The following is a complaint about an act of discrimination sent to the Illinois Department of Registration and Education from Mrs. McLouis Robinet and William Moyer.
As a public service, the Committee of Clergy and Laymen Concerned about Vietnam have reprinted several statements and addresses of its members. The selected addresses of Dr. King were chosen because of their poignant exposition of the then current issues surrounding the Vietnam War. In the compilation's forward, Dr. Reinhold Niebuhr takes the opportunity to address two of the misconceptions that surrounded the included works of Dr. King.
In this letter to King, dated December 13, 1966, Fruchter informs King that reservations were made for him at the Moulin Rouge Resort Motel in Miami Beach, FL by Henry Arrington.
Jimmie Johnson writes to Dr. King to say that while he is a Negro, he does not believe in integration. Johnson does not think there will ever be enough jobs in America for Negroes, and therefore argues for segregation. He asks Dr. King to share this view in his upcoming meeting with President Johnson.
Dr. King writes Adam Clayton Powell to seek advice on how to handle Powell's return from self-imposed exile in Bimini. Powell sought to publicize the event with a public announcement by Dr. King. However, Dr. King and Powell's lawyers suggest that they arrange a quiet, staged arrest with local officials to prevent public pressure from forcing a more lengthy arrest over the criminal contempt charges Powell faced for vacating his seat in Congress. Dr. King suggests more publicity could follow once Powell's lawyers free him on bond and begin the appeals process.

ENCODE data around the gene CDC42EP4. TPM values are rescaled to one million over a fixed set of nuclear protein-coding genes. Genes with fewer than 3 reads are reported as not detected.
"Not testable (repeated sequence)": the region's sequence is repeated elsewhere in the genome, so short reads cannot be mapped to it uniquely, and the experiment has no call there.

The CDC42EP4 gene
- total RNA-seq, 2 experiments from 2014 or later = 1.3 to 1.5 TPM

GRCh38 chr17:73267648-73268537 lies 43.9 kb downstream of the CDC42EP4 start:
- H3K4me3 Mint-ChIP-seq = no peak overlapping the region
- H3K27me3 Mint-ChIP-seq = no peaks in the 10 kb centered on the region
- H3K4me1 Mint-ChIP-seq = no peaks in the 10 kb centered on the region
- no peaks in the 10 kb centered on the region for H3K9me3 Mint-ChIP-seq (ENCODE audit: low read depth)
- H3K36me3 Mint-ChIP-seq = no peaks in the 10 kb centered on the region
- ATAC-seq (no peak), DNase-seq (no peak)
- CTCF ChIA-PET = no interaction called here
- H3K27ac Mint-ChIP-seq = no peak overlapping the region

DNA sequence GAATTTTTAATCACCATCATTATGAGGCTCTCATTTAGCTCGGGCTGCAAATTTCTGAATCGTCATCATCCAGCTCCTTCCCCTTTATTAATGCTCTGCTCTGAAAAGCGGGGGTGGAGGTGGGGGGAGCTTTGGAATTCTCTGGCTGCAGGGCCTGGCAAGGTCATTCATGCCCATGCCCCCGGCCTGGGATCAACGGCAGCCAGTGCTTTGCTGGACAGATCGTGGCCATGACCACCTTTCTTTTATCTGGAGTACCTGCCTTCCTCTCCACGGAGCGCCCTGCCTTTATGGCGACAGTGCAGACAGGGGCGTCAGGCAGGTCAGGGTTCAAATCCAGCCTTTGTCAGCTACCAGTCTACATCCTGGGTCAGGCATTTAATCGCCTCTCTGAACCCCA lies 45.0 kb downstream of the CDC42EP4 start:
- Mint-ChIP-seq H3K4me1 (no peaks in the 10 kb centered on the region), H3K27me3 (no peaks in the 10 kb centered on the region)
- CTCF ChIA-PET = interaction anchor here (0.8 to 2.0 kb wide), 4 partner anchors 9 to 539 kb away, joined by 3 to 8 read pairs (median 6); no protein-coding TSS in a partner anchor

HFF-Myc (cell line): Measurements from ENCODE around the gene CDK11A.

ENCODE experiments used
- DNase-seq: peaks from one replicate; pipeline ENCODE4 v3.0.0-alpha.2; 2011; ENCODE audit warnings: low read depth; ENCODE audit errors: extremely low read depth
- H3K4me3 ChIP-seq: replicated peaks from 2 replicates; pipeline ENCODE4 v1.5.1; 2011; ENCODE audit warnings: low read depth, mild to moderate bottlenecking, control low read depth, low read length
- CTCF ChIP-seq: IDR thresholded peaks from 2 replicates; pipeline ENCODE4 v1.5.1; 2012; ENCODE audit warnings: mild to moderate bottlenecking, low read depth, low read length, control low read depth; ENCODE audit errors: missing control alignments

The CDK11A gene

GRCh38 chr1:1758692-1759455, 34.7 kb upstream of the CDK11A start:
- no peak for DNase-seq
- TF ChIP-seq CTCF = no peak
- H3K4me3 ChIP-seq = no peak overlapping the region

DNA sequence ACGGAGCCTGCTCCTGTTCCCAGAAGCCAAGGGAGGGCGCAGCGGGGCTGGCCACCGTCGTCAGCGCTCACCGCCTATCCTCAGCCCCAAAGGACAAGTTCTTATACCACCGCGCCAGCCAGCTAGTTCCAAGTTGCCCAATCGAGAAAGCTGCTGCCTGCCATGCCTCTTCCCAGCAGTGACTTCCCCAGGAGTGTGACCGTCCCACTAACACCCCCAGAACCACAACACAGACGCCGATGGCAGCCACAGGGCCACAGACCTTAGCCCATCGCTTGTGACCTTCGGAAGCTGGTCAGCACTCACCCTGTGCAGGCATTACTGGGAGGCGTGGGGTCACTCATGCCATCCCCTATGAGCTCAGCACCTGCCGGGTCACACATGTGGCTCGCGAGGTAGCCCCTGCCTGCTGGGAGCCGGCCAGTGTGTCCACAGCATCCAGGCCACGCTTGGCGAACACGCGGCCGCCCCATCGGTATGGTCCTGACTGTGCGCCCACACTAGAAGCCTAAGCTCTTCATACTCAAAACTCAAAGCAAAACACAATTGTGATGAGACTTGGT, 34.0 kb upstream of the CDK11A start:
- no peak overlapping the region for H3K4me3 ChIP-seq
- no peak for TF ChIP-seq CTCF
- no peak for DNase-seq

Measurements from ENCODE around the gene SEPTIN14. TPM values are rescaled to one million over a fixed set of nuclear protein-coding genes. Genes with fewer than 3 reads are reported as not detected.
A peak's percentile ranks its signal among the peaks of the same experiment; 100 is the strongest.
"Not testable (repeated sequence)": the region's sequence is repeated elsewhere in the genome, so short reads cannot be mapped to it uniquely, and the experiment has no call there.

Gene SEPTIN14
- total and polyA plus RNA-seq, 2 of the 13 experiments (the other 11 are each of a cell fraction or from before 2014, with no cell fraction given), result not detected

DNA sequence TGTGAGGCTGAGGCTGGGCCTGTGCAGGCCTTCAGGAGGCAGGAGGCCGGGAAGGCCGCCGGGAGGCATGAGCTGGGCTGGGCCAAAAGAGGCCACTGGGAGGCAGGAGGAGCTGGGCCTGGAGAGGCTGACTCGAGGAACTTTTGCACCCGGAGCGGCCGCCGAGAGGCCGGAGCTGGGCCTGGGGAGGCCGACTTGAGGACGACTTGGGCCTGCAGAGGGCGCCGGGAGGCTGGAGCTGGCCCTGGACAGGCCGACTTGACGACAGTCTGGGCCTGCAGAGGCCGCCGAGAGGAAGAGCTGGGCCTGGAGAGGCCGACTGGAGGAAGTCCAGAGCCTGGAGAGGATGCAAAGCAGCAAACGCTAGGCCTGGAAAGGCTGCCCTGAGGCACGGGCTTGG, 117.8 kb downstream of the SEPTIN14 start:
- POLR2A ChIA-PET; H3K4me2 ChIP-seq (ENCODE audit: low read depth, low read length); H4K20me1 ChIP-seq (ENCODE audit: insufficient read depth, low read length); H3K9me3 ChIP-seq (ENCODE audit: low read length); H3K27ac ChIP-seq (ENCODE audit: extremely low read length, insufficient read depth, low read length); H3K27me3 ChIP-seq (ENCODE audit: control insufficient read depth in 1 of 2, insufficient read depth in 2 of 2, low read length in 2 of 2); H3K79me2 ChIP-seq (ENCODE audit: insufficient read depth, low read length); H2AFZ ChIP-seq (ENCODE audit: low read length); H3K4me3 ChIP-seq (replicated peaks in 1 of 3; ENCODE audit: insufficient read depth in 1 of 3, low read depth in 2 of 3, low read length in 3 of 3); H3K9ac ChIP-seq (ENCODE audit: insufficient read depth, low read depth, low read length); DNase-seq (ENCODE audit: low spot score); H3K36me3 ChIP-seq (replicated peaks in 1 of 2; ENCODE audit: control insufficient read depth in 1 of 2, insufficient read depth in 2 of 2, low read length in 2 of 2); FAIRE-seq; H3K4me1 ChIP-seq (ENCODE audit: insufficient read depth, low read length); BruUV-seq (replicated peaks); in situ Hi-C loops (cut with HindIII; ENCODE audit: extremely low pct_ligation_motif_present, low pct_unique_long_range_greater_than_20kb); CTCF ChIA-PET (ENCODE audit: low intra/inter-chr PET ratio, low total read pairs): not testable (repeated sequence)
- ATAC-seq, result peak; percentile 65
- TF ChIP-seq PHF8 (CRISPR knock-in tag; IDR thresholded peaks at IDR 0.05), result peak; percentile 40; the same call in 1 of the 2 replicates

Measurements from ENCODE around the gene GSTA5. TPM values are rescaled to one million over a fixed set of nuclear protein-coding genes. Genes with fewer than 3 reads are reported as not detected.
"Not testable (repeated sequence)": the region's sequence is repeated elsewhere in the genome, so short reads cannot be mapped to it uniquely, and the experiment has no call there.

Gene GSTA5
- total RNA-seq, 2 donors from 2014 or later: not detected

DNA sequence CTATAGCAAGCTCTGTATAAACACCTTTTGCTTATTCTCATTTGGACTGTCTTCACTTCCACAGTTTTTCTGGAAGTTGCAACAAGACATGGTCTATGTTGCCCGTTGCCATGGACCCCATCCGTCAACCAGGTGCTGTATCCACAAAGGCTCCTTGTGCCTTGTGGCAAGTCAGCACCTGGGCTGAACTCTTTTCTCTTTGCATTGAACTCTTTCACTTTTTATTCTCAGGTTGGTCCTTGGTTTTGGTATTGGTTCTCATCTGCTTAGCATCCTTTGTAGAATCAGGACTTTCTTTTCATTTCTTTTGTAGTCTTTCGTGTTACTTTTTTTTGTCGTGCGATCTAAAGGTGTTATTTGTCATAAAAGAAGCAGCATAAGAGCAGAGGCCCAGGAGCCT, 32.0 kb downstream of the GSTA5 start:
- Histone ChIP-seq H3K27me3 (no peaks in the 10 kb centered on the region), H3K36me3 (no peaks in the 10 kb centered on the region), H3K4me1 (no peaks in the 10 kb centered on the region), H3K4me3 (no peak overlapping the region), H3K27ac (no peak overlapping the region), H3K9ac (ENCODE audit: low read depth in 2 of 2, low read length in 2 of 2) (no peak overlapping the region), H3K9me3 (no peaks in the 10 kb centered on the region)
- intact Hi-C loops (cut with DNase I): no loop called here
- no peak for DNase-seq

The United States Department of Health, Education, and Welfare details the purpose of the Freedom-Government Conference and outlines the objectives for the scheduled meetings in the spring.
In this letter, dated June 17, 1967, Josten writes to the managers of "Christianity Today" to inform them that he cannot comply with their request for names. He is not complying because of the attitude Christianity Today's editor is taking toward Dr. King. Rev. Josten is a pastor at The Methodist Church in Columbus Junction, Iowa. Josten offers prayer to the editor for his "terrible tirade" against King, and states that he will not commend this paper to any more friends if this attitude continues.
On this notecard, Dr. King points to the aim of Greek Philosophy. This is an example of one of the many notecards Dr. King kept in a cardboard filing box for reference to quotations, ideas, books and other publications, definitions, and bible verses. Topics covered include theology, philosophy, and history. Some material from these reference notes would later emerge in his speeches and sermons.
Moisa Bulboaca thanks Dr. King for a previous correspondence in which Dr. King expressed his interest in visiting and preaching in Romania. In the event Dr. King actually formulates a trip, Bulboaca suggests accompanying if possible. The author explains their background in "sacred music" and provides a brief biography for consideration. They offer to organize a musical selection to fit Dr. King's sermons.
Dr. King addresses his indictment for perjury supposedly related to improperly filed Alabama state tax returns. He points out that the tax auditor who assured him that his returns were accurate is the person bringing the charges. He proposes a group of distinguished citizens to review his books and report their findings and concludes by stating that his conscience is clear.
Teddy Kollek, the Mayor of Jerusalem, Israel, expresses appreciation and support for Dr. King's planned pilgrimage to the Holy Land. At the time of this letter, West Jerusalem was Israeli territory and East Jerusalem part of Jordan. During the 1967 Six-Day War, Israeli occupied and annexed East Jerusalem, but that annexation is not recognized by the international community.
This telegram is addressed to Dr. King and originates from Mr. Cook, Attorney General of Georgia. The telegram requests for Dr. King to meet with Mr. Cook to discuss and clarify comments Dr. King made to the news media. Mr. Cook cites "under provision of the 1953 Subversive Activities Act" as the basis for such a meeting.
This is a letter stating that Dr. King's "Letter from the Birmingham Jail" cannot be used in any books because Dr. King wants it to appear in his own book first and it cannot be used before a French version of that book becomes available. Any translation and duplication of his letter violates copyright laws.